Why we can’t let Turkey’s authoritarian leader bully NATO


As Russia is bullying and intimidating Ukraine, two small but essential Nordic nations who are receiving bellicose treatment from Turkey as they try to join the NATO security alliance in the quest for a world safer.

It is no surprise that Turkish President Recep Tayyip Erdogan is putting his own interests ahead of human lives and the interests of the Turkish people by bluntly opposing Sweden and Finland’s NATO membership.

As the person at the top of Erdogan’s wanted list, I cannot stress enough that NATO should not agree to such requests.

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Among these, Sweden and Finland are ending their support for Kurdish groups on their territory with alleged links to the PKK, the Turkish acronym for the Kurdistan Workers’ Party, a separatist group which is waging an insurgency against the Turkish state since 1984. Both Sweden and Finland recognize the PKK as a terrorist organization, but this does not seem sufficient.

Erdogan is urging them to extradite at least 33 people whom he accuses of having links either to the PKK or to Fethullah Gulen, the US-based cleric who he says was behind the attempted failed coup in 2016, which Gulen strongly denies. According to media reports, Erdogan’s targets include respected publishers, journalists and activists. They are protected persons and handing them over to Turkey would violate international law by subjecting them to torture.

Furthermore, Erdogan wants the two NATO candidates to lift the arms ban on Ankara that they (and several other European countries) adopted in 2019 when Turkey invaded Syria – not to fight ISIS but to kill the Kurds who were fighting ISIS.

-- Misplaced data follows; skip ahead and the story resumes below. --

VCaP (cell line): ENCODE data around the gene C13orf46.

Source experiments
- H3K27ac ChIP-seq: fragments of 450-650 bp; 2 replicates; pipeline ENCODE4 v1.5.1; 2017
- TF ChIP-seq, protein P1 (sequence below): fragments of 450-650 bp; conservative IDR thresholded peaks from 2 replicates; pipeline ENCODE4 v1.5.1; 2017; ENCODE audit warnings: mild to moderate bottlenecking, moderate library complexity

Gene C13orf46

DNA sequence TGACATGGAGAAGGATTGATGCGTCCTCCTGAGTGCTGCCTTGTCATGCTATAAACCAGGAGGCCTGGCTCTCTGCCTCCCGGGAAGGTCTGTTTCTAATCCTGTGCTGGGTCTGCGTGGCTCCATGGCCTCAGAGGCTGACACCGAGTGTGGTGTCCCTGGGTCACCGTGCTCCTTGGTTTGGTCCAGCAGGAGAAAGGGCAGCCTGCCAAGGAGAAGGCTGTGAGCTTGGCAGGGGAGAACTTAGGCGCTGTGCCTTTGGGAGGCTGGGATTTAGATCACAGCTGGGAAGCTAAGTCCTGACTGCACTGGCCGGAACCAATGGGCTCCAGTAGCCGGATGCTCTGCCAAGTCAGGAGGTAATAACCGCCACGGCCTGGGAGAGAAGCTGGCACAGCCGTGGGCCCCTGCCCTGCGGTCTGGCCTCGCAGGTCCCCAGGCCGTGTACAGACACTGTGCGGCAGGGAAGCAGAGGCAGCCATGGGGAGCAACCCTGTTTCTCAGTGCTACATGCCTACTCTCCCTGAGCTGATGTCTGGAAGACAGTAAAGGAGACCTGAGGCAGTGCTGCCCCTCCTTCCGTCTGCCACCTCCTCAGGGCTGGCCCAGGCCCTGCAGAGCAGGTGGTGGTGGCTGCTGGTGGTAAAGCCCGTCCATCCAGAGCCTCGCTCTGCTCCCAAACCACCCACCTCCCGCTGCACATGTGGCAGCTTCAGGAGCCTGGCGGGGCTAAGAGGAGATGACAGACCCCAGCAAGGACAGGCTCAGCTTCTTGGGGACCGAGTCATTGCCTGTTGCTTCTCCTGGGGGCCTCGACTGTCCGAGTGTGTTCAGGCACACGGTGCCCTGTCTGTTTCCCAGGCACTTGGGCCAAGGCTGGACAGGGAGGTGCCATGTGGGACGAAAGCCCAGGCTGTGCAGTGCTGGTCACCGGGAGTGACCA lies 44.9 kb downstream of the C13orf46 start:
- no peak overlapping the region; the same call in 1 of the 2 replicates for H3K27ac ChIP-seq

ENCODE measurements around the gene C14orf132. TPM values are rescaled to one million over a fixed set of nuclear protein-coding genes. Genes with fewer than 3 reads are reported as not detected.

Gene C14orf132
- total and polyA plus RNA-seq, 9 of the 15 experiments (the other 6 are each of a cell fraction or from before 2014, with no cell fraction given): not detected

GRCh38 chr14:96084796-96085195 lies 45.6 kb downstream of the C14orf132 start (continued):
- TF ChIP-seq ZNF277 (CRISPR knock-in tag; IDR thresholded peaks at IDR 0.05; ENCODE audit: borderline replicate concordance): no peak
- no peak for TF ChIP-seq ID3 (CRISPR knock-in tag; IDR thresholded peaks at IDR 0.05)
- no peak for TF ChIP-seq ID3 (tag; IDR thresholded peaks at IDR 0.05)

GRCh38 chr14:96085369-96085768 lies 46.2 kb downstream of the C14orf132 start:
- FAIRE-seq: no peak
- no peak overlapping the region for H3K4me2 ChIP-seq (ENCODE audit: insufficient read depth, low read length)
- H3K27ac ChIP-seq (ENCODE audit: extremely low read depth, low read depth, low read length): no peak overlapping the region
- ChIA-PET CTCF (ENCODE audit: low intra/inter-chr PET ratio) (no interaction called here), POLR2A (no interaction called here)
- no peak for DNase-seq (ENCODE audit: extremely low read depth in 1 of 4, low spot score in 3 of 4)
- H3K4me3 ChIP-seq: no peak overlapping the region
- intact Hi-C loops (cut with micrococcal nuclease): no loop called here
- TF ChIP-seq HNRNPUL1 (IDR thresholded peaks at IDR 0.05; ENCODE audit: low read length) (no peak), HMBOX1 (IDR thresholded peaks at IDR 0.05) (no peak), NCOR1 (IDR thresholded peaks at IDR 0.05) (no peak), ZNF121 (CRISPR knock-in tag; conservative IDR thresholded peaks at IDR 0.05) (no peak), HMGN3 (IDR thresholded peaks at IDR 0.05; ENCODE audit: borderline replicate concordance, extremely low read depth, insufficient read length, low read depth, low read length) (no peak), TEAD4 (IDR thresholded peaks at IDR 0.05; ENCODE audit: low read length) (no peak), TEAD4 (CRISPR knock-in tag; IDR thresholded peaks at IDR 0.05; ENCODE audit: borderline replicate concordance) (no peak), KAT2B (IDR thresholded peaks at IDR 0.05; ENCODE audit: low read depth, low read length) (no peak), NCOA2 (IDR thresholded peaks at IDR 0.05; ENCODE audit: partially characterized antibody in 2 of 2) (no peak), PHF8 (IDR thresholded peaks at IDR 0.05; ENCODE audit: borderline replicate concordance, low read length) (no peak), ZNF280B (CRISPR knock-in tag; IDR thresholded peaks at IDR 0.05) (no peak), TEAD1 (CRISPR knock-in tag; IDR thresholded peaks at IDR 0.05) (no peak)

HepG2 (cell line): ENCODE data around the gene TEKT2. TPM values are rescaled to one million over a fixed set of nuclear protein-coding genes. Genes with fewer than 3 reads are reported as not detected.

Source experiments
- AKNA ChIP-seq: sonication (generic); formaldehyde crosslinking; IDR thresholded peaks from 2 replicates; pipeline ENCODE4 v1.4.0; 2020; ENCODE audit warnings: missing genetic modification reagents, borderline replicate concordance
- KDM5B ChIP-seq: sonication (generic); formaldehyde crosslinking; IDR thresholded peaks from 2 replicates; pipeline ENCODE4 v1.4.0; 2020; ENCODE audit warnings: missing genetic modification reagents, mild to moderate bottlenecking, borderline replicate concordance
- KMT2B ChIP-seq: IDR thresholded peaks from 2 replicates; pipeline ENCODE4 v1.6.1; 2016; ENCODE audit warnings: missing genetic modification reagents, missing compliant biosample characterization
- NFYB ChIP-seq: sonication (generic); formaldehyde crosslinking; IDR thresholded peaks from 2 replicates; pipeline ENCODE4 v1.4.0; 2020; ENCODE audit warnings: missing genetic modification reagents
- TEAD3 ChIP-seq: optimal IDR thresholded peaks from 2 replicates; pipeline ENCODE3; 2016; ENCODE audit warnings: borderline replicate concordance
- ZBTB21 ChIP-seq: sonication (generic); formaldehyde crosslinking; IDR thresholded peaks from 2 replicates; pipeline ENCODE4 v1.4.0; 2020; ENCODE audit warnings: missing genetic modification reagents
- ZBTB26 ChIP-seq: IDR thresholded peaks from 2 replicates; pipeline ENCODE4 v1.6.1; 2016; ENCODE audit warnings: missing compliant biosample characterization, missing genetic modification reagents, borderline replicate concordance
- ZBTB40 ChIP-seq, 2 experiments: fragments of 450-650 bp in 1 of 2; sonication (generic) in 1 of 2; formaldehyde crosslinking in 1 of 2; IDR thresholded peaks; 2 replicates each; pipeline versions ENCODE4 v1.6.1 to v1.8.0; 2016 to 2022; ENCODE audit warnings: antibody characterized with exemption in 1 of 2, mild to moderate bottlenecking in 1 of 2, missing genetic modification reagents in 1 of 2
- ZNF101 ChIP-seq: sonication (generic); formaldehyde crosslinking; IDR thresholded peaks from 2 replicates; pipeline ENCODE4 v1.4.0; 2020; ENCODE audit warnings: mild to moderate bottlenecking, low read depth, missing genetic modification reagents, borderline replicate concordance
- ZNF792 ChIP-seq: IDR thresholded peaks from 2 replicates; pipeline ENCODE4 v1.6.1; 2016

In his usual bullying style, the Turkish president warned Swedish and Finnish diplomats against coming to the capital to negotiate their membership demands.

These childish moves are aimed at rallying nationalism among the Turks and distracting attention from its own mediocre leadership. Erdogan faces a close election by mid-2023 and the country is in shambles: human rights have been dismantled, the economy has collapsed and people can no longer find jobs. He needs to direct the public’s attention elsewhere and assert once again that the downturn is caused by “external powers” attacking the Turkish economy to punish his government for its patriotic stance.

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There are real consequences to his posture. Joining NATO requires a unanimous β€œyes” vote from all 30 members. By throwing a wrench in the works, Erdogan is risking the long-term security of millions of people. Yet if NATO offers concessions, lives will also be lost for years to come as Erdogan is emboldened.

Turkey needs NATO more than NATO needs the puzzle that is Turkey. The strategic importance of the country should not be an excuse to appease its authoritarian ruler. This will allow him to continue destroying what is left of Turkish democracy, helping Russia and Iran circumvent Western sanctions, providing a safe haven for religious extremists and undermining the principles of democratic security that the alliance was formed to protect. The United States and the other 29 members must stand firm against this tyrant.

One way to do it: hold Erdogan and his loyalists accountable for human rights abuses under the global Magnitsky Act, and demand that the State Department provide a detailed account of his net worth and income. Erdogan, as well as those of his family members. How’s that for a counter offer?

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